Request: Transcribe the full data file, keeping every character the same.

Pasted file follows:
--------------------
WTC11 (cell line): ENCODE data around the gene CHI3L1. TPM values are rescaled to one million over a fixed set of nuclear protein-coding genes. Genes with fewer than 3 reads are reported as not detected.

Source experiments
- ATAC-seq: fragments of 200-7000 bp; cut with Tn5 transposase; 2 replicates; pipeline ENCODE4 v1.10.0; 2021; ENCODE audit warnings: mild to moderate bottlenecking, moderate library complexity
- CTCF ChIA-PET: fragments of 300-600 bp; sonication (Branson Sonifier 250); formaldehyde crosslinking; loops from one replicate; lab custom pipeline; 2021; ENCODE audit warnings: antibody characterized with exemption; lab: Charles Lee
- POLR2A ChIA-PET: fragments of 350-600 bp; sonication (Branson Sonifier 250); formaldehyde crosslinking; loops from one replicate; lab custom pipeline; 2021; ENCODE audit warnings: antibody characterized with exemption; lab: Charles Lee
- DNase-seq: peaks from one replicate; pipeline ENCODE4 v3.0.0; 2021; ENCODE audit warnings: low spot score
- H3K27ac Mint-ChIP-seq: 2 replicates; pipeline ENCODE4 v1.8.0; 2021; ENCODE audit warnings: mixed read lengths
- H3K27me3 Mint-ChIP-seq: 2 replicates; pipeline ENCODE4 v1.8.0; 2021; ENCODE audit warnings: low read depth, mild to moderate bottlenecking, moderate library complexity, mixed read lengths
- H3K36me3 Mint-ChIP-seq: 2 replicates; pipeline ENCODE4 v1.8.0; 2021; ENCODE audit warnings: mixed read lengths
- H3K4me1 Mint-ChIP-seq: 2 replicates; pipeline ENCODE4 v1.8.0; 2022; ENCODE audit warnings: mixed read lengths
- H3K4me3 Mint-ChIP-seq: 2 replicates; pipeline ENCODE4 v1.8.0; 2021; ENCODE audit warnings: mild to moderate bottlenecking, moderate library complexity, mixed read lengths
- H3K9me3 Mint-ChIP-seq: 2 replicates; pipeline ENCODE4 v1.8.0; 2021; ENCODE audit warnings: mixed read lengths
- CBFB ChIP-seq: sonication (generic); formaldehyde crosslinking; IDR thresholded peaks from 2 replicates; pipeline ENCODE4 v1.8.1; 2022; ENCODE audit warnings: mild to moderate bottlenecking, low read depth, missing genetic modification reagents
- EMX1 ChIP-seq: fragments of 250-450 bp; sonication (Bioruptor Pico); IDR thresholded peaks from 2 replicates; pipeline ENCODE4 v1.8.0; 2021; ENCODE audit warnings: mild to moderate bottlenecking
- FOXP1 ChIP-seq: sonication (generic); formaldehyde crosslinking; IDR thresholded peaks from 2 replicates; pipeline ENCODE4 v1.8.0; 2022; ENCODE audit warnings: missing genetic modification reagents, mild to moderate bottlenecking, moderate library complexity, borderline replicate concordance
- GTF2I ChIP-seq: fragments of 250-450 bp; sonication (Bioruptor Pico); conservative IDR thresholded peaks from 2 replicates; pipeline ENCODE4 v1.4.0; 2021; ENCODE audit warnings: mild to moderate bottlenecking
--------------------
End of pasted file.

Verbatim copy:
WTC11 (cell line): ENCODE data around the gene CHI3L1. TPM values are rescaled to one million over a fixed set of nuclear protein-coding genes. Genes with fewer than 3 reads are reported as not detected.

Source experiments
- ATAC-seq: fragments of 200-7000 bp; cut with Tn5 transposase; 2 replicates; pipeline ENCODE4 v1.10.0; 2021; ENCODE audit warnings: mild to moderate bottlenecking, moderate library complexity
- CTCF ChIA-PET: fragments of 300-600 bp; sonication (Branson Sonifier 250); formaldehyde crosslinking; loops from one replicate; lab custom pipeline; 2021; ENCODE audit warnings: antibody characterized with exemption; lab: Charles Lee
- POLR2A ChIA-PET: fragments of 350-600 bp; sonication (Branson Sonifier 250); formaldehyde crosslinking; loops from one replicate; lab custom pipeline; 2021; ENCODE audit warnings: antibody characterized with exemption; lab: Charles Lee
- DNase-seq: peaks from one replicate; pipeline ENCODE4 v3.0.0; 2021; ENCODE audit warnings: low spot score
- H3K27ac Mint-ChIP-seq: 2 replicates; pipeline ENCODE4 v1.8.0; 2021; ENCODE audit warnings: mixed read lengths
- H3K27me3 Mint-ChIP-seq: 2 replicates; pipeline ENCODE4 v1.8.0; 2021; ENCODE audit warnings: low read depth, mild to moderate bottlenecking, moderate library complexity, mixed read lengths
- H3K36me3 Mint-ChIP-seq: 2 replicates; pipeline ENCODE4 v1.8.0; 2021; ENCODE audit warnings: mixed read lengths
- H3K4me1 Mint-ChIP-seq: 2 replicates; pipeline ENCODE4 v1.8.0; 2022; ENCODE audit warnings: mixed read lengths
- H3K4me3 Mint-ChIP-seq: 2 replicates; pipeline ENCODE4 v1.8.0; 2021; ENCODE audit warnings: mild to moderate bottlenecking, moderate library complexity, mixed read lengths
- H3K9me3 Mint-ChIP-seq: 2 replicates; pipeline ENCODE4 v1.8.0; 2021; ENCODE audit warnings: mixed read lengths
- CBFB ChIP-seq: sonication (generic); formaldehyde crosslinking; IDR thresholded peaks from 2 replicates; pipeline ENCODE4 v1.8.1; 2022; ENCODE audit warnings: mild to moderate bottlenecking, low read depth, missing genetic modification reagents
- EMX1 ChIP-seq: fragments of 250-450 bp; sonication (Bioruptor Pico); IDR thresholded peaks from 2 replicates; pipeline ENCODE4 v1.8.0; 2021; ENCODE audit warnings: mild to moderate bottlenecking
- FOXP1 ChIP-seq: sonication (generic); formaldehyde crosslinking; IDR thresholded peaks from 2 replicates; pipeline ENCODE4 v1.8.0; 2022; ENCODE audit warnings: missing genetic modification reagents, mild to moderate bottlenecking, moderate library complexity, borderline replicate concordance
- GTF2I ChIP-seq: fragments of 250-450 bp; sonication (Bioruptor Pico); conservative IDR thresholded peaks from 2 replicates; pipeline ENCODE4 v1.4.0; 2021; ENCODE audit warnings: mild to moderate bottlenecking